We believe that social and emotional well-being of our children at Willowbrook is a crucial part of helping children to be the best that they can be. All the staff are committed to supporting children’s happiness and developing character traits that will help them be successful both at school and in life. Our 5Rs and growth mindset ethos runs throughout our curriculum and we are building on this further this year through the Route to Resilience project. All staff and children are learning about the power of vocabulary and choosing our words carefully to help the children ‘exercise these character muscles’.
Our Whole School Offer
Teaching Character and mental wellbeing at Willowbrook Mead
This was the start of our thinking on behaviours for learning, behaviours for life. The 5 Rs were all about the behaviours we need to be good learners, both in school and in life.
Ready Robin, Resourceful Rhianna, Resilient Rory, Reflective Rachel, Responsible Ross all became terms staff used in the classroom, playground and assemblies. We had 5Rs days and children could earn badges for their lanyards.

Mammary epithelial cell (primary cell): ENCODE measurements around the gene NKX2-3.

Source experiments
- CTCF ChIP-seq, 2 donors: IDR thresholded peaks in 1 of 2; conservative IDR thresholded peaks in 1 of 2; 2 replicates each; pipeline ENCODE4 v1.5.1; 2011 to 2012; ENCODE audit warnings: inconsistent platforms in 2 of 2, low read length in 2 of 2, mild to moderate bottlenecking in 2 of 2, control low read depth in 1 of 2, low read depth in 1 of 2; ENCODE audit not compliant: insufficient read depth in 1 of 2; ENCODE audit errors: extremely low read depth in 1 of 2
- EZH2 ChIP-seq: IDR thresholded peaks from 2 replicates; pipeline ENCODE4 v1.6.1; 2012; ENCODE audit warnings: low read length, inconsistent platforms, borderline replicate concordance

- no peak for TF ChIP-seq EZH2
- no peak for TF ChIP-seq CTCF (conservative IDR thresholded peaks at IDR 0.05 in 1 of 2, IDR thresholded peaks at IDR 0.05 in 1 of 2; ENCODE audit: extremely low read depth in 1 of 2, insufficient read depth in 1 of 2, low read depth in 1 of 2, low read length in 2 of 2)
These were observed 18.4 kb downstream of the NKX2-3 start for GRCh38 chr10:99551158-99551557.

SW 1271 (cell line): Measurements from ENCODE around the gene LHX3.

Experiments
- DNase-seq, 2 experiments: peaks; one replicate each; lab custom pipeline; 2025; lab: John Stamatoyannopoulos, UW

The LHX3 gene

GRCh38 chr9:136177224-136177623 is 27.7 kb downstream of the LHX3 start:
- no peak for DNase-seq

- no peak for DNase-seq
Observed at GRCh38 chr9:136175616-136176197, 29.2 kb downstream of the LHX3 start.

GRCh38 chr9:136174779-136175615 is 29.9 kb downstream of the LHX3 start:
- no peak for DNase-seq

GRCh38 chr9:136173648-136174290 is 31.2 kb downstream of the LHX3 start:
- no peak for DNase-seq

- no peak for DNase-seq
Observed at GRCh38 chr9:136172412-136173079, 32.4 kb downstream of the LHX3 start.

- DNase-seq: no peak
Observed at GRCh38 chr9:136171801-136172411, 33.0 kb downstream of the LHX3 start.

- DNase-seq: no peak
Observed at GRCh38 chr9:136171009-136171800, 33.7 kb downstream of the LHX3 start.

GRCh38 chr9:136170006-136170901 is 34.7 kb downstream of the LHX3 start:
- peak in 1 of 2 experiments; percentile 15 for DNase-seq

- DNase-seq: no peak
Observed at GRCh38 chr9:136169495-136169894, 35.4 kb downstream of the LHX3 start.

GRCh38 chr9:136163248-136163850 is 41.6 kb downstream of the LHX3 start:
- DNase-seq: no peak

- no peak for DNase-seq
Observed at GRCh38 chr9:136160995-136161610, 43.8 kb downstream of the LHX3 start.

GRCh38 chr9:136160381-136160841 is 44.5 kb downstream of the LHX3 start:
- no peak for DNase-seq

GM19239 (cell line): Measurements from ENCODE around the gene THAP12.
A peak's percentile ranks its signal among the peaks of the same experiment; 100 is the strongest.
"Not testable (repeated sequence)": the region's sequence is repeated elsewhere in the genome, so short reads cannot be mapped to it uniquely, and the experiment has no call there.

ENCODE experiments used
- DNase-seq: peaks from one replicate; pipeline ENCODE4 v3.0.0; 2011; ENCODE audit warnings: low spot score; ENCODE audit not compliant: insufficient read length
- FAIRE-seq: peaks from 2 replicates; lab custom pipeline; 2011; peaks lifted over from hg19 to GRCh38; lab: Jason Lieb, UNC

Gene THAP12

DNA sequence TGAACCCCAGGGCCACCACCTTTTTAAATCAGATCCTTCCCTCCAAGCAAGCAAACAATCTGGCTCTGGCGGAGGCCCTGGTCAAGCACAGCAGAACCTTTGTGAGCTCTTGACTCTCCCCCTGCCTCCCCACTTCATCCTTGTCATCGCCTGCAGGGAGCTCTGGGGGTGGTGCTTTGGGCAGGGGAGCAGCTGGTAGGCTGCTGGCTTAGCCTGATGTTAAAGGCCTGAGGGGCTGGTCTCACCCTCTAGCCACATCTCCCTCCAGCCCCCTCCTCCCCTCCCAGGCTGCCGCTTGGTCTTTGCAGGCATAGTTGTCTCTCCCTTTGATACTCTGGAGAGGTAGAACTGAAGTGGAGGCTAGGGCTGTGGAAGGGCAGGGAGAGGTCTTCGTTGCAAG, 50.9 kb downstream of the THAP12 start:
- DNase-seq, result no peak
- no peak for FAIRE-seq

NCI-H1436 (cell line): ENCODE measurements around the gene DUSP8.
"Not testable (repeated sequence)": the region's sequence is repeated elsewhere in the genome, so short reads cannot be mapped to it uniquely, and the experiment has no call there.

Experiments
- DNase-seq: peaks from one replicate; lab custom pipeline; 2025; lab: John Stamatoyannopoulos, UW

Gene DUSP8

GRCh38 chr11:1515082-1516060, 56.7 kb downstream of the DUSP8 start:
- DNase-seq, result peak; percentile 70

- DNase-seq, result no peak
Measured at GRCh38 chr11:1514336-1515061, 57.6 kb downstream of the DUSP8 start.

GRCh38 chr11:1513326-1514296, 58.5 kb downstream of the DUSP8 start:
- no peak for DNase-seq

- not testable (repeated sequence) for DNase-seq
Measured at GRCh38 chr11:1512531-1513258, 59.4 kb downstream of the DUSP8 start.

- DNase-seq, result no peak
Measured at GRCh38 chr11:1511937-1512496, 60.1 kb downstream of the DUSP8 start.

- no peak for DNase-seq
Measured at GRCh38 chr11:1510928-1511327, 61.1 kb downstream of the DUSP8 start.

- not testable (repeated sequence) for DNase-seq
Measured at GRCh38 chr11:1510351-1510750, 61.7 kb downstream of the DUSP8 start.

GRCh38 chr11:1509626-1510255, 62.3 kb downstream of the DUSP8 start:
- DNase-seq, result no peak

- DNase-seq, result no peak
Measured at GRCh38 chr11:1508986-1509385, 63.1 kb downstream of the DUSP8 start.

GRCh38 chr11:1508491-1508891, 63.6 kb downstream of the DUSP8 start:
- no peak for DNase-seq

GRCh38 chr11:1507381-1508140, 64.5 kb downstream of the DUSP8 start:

Building on the success of the 5Rs, we had a welcome display in reception area to showcase our thinking. Children could talk about learning behaviours and identify their own strengths. 5Rs days became more detailed, elaborate and included parents…the learning pit, zones of comfort, extra reading material. Staff became more interested, researched and we shared ideas across the trust. We had a professional learning day on the Chimp Paradox which got us all thinking ‘more about thinking’ and how it impacts on our ability to learn. We delivered assemblies and PSHE sessions on the Chimp Paradox for the year.
Staff enquiry groups further explored learning behaviours and research on mindset. As a school, we made a broader shift towards ‘growth mindset’. We updated our central display updated to reflect the shift and again delivered assemblies on this theme. Our staff enquiry groups led to parent leaflets, parent workshops, visual prompts in every classroom, updated display, lesson observations focussed on growth mindset language. The pupil voice told us that the older children did not as well to the 5Rs but embraces the growth mindset language well. Introduction of Jigsaw as a PSHE scheme of work was selected as it aligned with our thinking on relationships and mental and physical health.
Following some work with Leicestershire and Rutland Sport, we came across the Route to Resilience project by Steve Harris. This was the start of the next phase in our journey. All the primaries in the trust embraced the project together. The focus was; Development of character, the power of vocabulary, character muscles. It was a whole school approach involving all staff, children and parents. We developed ways to empower lunch time supervisors, recognise and reward character champions, challenge a fixed mindset, learn about mental health support services and, most importantly, weave character education in to all aspects of the curriculum.